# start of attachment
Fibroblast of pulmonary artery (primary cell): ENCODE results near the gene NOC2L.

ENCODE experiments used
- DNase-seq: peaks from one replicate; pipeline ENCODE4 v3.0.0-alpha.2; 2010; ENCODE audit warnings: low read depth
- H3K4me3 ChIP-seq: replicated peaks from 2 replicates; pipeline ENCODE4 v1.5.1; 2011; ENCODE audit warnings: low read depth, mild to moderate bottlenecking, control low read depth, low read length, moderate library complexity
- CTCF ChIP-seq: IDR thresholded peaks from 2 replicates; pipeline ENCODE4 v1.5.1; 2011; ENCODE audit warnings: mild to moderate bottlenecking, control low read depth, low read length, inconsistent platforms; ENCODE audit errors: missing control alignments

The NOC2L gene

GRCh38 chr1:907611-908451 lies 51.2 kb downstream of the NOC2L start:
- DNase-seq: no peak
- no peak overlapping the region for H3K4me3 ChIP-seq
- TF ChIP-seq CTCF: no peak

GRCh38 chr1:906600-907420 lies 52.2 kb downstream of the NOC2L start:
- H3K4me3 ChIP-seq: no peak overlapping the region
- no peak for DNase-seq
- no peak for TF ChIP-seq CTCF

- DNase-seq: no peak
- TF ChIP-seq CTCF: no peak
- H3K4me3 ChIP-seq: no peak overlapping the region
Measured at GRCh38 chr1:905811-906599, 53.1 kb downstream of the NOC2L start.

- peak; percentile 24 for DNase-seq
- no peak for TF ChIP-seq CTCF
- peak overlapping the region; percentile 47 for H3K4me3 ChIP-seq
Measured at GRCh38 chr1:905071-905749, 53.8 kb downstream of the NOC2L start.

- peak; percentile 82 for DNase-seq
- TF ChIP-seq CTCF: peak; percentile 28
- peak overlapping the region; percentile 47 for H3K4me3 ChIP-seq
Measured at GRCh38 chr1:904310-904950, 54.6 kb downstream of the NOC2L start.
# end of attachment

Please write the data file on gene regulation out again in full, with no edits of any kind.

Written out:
Fibroblast of pulmonary artery (primary cell): ENCODE results near the gene NOC2L.

ENCODE experiments used
- DNase-seq: peaks from one replicate; pipeline ENCODE4 v3.0.0-alpha.2; 2010; ENCODE audit warnings: low read depth
- H3K4me3 ChIP-seq: replicated peaks from 2 replicates; pipeline ENCODE4 v1.5.1; 2011; ENCODE audit warnings: low read depth, mild to moderate bottlenecking, control low read depth, low read length, moderate library complexity
- CTCF ChIP-seq: IDR thresholded peaks from 2 replicates; pipeline ENCODE4 v1.5.1; 2011; ENCODE audit warnings: mild to moderate bottlenecking, control low read depth, low read length, inconsistent platforms; ENCODE audit errors: missing control alignments

The NOC2L gene

GRCh38 chr1:907611-908451 lies 51.2 kb downstream of the NOC2L start:
- DNase-seq: no peak
- no peak overlapping the region for H3K4me3 ChIP-seq
- TF ChIP-seq CTCF: no peak

GRCh38 chr1:906600-907420 lies 52.2 kb downstream of the NOC2L start:
- H3K4me3 ChIP-seq: no peak overlapping the region
- no peak for DNase-seq
- no peak for TF ChIP-seq CTCF

- DNase-seq: no peak
- TF ChIP-seq CTCF: no peak
- H3K4me3 ChIP-seq: no peak overlapping the region
Measured at GRCh38 chr1:905811-906599, 53.1 kb downstream of the NOC2L start.

- peak; percentile 24 for DNase-seq
- no peak for TF ChIP-seq CTCF
- peak overlapping the region; percentile 47 for H3K4me3 ChIP-seq
Measured at GRCh38 chr1:905071-905749, 53.8 kb downstream of the NOC2L start.

- peak; percentile 82 for DNase-seq
- TF ChIP-seq CTCF: peak; percentile 28
- peak overlapping the region; percentile 47 for H3K4me3 ChIP-seq
Measured at GRCh38 chr1:904310-904950, 54.6 kb downstream of the NOC2L start.